Amazon.com Shopper Preference Index: In just two years, Amazon’s Shopper Preference Index has increased 48% from 2014. Weinswig commented, “Amazon has become the first stop on the web to begin most shopping searches, and with an ever expanding product and service offering, it is no surprise. Amazon is still in the early innings in many product categories and Fung Global Retail & Technology anticipates continue reading… 

Prosper’s Political Changer Score Identifies Voters Unhappy with Government, Excited for Election and Looking for Change

Worthington, OH – 5/3/16

Voters are rejecting the old traditional party ideology which has been illustrated in a hotly contested presidential primary and will likely carry over to the presidential election. It is important for campaign marketers to recognize that these same feelings are going to translate to state and local campaigns. Prosper Insights & Analytics developed the Political Changer Score to provide better insights on the degree that various voter groups are: 1. not happy with the government, 2. are excited for the election and 3. prefer a non-politician candidate.  Continue reading

The Hidden Danger In Brick And Mortar Customer Files: Amazon Prime Members

From Forbes on April 27, 2016:

Retailers have become very adept at mining customer transaction files looking for some obscure data point that may help them become more knowledgeable about their customers. However, hidden from these instore shopper analytics are all of the transactions their customers make outside their stores with competitors.

In the recent past, cross shopping was consistent across peers and oftentimes varied by department or customer segment. Some loyal shoppers prefer a certain store for women’s apparel but are more delighted by a competitor for children’s clothing purchases. It may have been a zero sum market but it was, for the most part, pretty consistent and much easier to project. Not so in today’s digitally disrupted market with thousands of online competitors, many not even on the big brick and mortar retailers’ radar screens, each vying for a piece of a store’s shopper’s wallet.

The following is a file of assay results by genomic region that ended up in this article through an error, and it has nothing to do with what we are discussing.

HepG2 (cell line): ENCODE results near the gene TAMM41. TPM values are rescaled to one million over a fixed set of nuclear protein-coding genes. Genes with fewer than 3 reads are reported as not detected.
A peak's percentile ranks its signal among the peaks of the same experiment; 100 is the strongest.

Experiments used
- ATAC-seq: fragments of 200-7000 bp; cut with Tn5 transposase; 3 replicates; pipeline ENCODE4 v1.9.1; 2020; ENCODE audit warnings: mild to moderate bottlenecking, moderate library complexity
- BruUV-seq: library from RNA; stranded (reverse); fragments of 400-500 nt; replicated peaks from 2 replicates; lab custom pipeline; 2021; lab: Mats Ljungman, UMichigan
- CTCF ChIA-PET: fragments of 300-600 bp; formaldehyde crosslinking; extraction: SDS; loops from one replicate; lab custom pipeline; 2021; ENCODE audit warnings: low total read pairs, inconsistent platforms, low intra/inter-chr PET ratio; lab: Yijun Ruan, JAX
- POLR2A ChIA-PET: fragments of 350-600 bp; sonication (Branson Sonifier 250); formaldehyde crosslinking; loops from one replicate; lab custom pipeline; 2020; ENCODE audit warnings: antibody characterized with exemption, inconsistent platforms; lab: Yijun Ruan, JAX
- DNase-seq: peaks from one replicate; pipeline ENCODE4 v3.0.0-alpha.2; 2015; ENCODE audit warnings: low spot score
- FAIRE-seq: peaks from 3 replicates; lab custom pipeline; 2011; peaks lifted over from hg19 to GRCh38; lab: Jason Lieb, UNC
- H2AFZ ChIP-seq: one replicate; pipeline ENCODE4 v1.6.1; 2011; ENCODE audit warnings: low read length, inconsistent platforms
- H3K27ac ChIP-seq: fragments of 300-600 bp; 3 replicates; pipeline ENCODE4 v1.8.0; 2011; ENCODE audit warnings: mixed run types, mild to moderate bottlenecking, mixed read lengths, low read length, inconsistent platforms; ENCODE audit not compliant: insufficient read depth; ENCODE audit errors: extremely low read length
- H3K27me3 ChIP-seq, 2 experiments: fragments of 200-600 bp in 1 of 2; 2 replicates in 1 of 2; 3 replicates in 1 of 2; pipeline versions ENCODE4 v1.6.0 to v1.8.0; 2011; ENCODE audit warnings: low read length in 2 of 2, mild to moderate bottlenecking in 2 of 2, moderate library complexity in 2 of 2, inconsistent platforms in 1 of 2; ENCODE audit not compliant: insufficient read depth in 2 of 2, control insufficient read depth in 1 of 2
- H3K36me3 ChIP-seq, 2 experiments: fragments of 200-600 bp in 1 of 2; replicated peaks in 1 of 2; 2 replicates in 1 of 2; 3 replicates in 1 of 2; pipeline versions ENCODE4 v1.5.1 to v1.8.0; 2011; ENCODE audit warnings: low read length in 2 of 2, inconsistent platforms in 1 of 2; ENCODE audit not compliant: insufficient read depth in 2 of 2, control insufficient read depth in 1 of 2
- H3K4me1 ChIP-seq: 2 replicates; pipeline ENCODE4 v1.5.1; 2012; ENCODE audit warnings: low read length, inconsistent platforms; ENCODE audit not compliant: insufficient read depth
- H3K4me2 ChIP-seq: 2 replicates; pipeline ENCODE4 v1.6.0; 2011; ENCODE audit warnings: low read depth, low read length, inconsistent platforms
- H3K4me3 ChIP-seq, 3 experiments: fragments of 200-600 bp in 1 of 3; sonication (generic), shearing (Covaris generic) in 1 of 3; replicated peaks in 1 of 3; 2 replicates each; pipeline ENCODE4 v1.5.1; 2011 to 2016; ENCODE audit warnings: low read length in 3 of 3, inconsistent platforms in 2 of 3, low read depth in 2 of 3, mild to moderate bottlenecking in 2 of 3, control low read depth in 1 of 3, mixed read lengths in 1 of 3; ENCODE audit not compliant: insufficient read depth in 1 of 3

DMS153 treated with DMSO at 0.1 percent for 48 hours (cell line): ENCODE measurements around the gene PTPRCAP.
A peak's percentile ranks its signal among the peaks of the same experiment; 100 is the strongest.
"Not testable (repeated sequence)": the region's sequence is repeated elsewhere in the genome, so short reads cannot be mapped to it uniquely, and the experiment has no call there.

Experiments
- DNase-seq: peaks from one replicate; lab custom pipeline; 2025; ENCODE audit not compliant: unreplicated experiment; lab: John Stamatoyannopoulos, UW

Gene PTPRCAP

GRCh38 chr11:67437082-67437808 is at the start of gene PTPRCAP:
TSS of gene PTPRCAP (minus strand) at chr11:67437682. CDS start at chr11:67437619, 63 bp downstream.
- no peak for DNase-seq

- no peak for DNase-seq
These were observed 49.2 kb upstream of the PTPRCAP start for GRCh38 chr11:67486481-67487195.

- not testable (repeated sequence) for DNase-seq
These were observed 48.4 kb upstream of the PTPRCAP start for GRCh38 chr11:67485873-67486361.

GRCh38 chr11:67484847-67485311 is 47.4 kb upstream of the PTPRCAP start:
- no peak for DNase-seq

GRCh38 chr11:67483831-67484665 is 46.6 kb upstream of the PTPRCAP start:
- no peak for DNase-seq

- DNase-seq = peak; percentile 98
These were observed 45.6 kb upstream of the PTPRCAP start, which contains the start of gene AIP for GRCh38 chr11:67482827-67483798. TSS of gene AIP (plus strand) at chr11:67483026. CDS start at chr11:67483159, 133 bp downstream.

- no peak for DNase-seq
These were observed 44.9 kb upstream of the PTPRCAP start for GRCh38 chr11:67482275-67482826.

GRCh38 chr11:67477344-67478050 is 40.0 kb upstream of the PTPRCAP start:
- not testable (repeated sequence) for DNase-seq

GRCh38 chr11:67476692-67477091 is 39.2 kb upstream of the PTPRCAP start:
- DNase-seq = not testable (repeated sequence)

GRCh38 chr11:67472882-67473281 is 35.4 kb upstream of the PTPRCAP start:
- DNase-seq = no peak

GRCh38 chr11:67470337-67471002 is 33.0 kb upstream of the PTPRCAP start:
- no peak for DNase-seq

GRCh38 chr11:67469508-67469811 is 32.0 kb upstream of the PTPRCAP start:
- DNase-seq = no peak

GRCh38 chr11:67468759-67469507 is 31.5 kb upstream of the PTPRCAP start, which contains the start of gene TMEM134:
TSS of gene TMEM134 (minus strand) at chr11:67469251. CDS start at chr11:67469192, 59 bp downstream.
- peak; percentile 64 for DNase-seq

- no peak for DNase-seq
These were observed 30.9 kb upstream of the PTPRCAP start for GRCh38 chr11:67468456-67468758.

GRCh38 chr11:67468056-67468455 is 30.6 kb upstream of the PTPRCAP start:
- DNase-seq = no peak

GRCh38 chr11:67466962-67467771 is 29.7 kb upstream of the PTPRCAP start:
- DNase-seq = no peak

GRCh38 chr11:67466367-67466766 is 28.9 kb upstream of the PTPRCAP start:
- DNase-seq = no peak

Of course, the biggest and baddest of these is the one everyone knows: Amazon. Continue reading…

Lowe’s Poised As Successor To The Sears Appliance Empire

From Forbes on April 26, 2016:

With speculation about the future of Sears Holdings running rampant among analysts and amid news of additional store closures, one has to wonder which retailers might step up with shoppers should a Sears shutdown become a reality. Earlier in the year, I detailed the highs and lows for Sears, according to insights from Prosper’s consumer survey of more than 6,000 U.S. adults 18+. One positive that remained for Sears was its first place position in appliances; however, while Sears currently leads in this category, the once dominant department store’s share is undoubtedly slipping with shoppers. With some of retail’s biggest boxes, including Home Depot and Best Buy, vying for the appliance crown, recent analysis reveals that Lowe’s appears to be best positioned to succeed Sears’ reign. Continue reading

The Prosper Foundation Continues to Support Predictive Analytics through Latest Grant to Columbia Business School

WORTHINGTON, OH — 4/25/16 — The Prosper Foundation has announced that the Columbia Business School – Center on Global Brand Leadership is the latest university to receive a grant of relevant consumer data and analytic tools to help prepare students for careers in a data-driven world. The Center on Global Brand Leadership “creates, gathers, and shares insights on how to build and manage strong brands.”  Continue reading